Friday, March 22, 2013
Europe's Newest Currency: The Nonconvertible Euro
“Today the Cypriot parliament will vote on capital controls allowing authorities to restrict noncash transactions, curtail check cashing, limit withdrawals and to even convert current accounts into fixed-term deposits when banks reopen on Tuesday... There have also been discussions over eurozone-enforced controls on Cyprus, including freezes on savings and a requirement that all bank transfers are approved by a central bank, Handelsblatt reported today.”
The Cyprus resolution that is being cobbled together this weekend would involve a haircut on uninsured deposits and banking sector consolidation in exchange for the troika’s recapitalization of what’s left of the banking system. This would permit the ECB to continue to fund the remaining Cypriot banks, allowing them to continue to function in euro without have to redenominate. Cyprus would not default on its government debt and would remain in the eurozone.
There would also presumably be a new austerity package for the government involving the usual “impossible” and “unthinkable” reforms. In theory, the government and legislature will capitulate completely to the troika’s entire list of demands.
This plan is supposed to put the Cypriot crisis to bed for the medium-term.
In addition to the haircutting of uninsured deposits, it appears that remaining uninsured (and insured?) deposits while remaining “whole” will not be unfrozen and will be not be convertible into real euros. As the Telegraph reports above, the Cypriot euro will remain subject to currency restrictions including even the possibility of forced conversion into longer-term instruments.
Cyprus will have a nonconvertible currency for some period of time until something even worse happens: redenomination back into pounds. There will be a powerful incentive for capital flight before that happens.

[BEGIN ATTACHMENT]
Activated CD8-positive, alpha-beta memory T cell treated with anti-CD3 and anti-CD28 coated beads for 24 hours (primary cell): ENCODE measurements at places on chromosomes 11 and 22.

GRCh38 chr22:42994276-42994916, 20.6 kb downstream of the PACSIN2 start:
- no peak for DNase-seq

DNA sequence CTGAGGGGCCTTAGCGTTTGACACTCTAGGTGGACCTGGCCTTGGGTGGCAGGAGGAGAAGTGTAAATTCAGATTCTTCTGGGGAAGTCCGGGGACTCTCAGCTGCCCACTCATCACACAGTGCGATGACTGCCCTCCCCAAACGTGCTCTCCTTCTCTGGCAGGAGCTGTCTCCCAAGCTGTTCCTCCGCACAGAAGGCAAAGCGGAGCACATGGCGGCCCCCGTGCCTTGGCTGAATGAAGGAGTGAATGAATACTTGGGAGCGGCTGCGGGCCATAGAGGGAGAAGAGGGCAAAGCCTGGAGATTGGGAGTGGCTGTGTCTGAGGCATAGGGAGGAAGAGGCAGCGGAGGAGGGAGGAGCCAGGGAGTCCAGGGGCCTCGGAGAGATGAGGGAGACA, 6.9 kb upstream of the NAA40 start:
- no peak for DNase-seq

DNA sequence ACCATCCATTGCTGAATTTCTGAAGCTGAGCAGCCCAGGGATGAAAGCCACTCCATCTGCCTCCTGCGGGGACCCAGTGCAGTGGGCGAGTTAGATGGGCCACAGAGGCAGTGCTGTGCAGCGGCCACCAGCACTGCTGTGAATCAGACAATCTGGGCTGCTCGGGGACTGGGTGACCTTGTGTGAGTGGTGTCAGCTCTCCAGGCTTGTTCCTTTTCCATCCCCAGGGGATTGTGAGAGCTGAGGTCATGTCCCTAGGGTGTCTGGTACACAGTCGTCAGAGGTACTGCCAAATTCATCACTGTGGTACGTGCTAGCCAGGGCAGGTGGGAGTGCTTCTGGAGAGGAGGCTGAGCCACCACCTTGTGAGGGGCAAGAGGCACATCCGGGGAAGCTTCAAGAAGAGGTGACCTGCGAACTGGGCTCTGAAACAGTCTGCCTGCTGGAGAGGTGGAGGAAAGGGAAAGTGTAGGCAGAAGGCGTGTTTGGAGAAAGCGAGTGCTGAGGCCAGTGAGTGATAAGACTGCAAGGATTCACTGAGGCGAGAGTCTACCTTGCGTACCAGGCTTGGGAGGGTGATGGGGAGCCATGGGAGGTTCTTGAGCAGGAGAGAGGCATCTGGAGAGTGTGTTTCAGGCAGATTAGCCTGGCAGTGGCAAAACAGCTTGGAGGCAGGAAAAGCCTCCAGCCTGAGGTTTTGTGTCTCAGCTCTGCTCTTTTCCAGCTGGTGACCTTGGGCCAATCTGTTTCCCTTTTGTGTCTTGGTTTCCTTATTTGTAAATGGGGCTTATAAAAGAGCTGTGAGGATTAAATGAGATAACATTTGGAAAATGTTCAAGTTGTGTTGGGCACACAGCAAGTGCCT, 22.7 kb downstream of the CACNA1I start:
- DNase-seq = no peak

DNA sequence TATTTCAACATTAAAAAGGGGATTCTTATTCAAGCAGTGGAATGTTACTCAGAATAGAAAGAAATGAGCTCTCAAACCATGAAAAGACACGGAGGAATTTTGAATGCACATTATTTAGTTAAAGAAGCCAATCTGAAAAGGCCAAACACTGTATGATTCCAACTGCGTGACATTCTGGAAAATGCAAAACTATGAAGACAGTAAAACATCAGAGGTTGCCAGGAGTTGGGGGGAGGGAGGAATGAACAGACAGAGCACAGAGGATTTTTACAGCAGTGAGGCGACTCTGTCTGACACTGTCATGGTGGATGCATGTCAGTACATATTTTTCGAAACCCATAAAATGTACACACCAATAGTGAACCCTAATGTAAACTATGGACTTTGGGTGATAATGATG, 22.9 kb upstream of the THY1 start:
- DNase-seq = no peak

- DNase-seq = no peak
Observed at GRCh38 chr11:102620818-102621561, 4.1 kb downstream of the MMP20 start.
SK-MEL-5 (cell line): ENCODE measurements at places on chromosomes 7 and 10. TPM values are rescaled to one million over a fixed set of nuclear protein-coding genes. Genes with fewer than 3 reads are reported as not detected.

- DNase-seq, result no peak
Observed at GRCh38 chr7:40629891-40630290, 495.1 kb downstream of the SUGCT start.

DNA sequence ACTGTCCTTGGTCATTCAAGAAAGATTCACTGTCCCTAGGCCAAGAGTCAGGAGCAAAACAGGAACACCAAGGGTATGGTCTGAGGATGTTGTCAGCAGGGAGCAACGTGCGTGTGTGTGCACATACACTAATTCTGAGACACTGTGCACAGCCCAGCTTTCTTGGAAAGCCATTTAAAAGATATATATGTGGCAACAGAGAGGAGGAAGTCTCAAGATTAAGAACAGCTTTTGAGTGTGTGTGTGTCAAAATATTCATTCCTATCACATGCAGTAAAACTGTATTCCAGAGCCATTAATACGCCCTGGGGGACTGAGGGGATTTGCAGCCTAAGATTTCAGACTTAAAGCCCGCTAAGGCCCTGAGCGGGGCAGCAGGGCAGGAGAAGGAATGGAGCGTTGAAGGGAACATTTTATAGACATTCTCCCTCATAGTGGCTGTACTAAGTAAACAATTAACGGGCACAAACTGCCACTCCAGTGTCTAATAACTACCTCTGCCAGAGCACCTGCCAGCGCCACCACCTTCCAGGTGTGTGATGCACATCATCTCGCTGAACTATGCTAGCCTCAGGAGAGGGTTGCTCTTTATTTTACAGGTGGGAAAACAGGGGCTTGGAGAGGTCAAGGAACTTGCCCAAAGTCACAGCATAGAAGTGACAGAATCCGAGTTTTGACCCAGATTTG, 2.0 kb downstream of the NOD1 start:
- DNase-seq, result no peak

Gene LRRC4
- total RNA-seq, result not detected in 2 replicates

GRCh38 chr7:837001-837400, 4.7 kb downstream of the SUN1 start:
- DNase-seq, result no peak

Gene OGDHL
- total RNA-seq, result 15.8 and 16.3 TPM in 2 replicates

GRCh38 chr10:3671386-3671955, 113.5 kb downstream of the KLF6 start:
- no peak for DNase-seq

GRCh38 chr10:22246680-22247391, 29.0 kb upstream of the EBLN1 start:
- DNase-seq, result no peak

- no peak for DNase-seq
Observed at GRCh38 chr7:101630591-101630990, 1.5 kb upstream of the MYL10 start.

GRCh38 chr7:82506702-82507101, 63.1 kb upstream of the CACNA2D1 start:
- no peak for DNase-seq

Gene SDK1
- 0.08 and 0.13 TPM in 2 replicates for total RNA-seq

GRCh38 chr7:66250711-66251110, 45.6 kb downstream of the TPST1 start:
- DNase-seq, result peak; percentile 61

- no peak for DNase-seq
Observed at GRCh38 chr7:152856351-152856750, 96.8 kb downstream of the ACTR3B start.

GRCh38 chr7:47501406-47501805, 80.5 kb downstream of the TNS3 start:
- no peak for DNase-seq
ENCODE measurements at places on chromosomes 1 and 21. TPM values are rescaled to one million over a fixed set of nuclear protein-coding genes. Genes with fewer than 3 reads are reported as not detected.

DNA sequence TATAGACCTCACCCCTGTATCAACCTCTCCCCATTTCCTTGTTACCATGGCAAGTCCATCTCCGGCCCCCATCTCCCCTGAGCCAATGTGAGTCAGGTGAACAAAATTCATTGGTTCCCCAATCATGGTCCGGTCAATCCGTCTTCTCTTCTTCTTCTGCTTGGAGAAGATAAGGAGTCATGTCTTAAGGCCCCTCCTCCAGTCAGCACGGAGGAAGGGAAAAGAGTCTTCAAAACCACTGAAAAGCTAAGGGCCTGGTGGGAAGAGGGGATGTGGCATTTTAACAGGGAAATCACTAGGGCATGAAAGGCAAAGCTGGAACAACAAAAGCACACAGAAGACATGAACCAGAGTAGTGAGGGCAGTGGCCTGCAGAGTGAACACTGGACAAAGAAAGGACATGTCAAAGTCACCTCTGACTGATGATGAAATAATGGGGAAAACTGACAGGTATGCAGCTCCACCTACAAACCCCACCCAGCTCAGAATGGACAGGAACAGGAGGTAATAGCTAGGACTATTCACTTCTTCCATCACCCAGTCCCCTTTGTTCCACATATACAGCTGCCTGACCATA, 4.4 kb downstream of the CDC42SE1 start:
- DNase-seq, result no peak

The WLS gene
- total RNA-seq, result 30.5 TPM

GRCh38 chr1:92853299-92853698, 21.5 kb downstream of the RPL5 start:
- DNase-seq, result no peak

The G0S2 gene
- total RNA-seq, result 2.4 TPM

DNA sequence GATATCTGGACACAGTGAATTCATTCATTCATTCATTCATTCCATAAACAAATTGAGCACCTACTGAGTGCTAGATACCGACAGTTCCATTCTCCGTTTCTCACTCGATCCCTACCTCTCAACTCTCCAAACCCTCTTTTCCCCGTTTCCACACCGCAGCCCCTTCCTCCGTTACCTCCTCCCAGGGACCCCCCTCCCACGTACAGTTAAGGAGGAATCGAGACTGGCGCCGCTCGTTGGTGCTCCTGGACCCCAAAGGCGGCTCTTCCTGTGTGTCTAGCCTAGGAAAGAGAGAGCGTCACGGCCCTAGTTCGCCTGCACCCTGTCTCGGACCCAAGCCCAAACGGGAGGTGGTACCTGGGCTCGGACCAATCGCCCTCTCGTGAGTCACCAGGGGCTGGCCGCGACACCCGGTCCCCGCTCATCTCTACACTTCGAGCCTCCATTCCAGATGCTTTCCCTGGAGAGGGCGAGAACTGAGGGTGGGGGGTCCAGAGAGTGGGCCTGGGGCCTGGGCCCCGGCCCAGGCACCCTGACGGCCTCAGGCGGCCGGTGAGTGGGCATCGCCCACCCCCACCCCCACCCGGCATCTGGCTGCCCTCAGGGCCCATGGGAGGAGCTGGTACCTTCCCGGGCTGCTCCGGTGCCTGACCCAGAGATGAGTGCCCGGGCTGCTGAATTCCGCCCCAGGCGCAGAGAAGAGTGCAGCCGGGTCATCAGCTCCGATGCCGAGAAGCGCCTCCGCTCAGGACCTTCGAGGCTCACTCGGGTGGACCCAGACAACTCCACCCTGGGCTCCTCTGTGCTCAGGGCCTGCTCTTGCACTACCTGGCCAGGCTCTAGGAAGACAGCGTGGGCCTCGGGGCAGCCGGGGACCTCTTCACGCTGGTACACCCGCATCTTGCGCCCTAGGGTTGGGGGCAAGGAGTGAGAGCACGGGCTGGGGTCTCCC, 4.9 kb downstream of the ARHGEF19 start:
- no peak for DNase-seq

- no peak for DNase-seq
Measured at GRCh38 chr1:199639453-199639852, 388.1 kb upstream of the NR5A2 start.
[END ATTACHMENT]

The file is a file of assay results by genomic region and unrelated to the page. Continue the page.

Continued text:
As any Argentine or Venezuelan will tell you, when you can’t wire your money to Miami, you fill your suitcase and fly it there. Will Cyprus try to prevent the physical movement of large quantities of cash from Cyprus to anywhere else (Israel, Lebanon, or even Northern Cyprus, which is literally across the street)? Perhaps Cypriots will try to exchange euro notes in Cyprus for convertible rubles in Russia. The Argentines and Venezuelans will need to establish a school in Limassol for “Living With A Nonconvertible Currency”.
Will a parallel currency market develop for Cyprus euros at a discount to convertible euros abroad? I presume that that will happen. Business must go on, and payments must be made. We should also see the underinvoicing of exports and the overinvoicing of imports, as is normal for blocked currencies.
And where will rich Cypriots want to park their money? My guess would be as far from the EU as possible, such as Dubai. Their natural depository is London, but that might not be safe from their government’s clutches. Similarly, it will be safer to keep cash in anonymous safe-deposit boxes, rather than in bank accounts which can be more easily identified and confiscated.
Of course, the development of the Cypriot currency system is monumentally unimportant to the rest of us. But it may serve as a wake-up call to Greeks, Portuguese and other residents of Club Med who are relying on Europe’s promise that depository confiscation and/or currency controls will never happen there. They know those promises mean nothing. The holders of Club Med government bonds know that they can be defaulted upon (Greece), and the holders of Club Med bank deposits know that they can be frozen and/or haircut. Soon they may learn that a euro can go from being convertible to being nonconvertible to being another currency altogether. Ask any Latin American.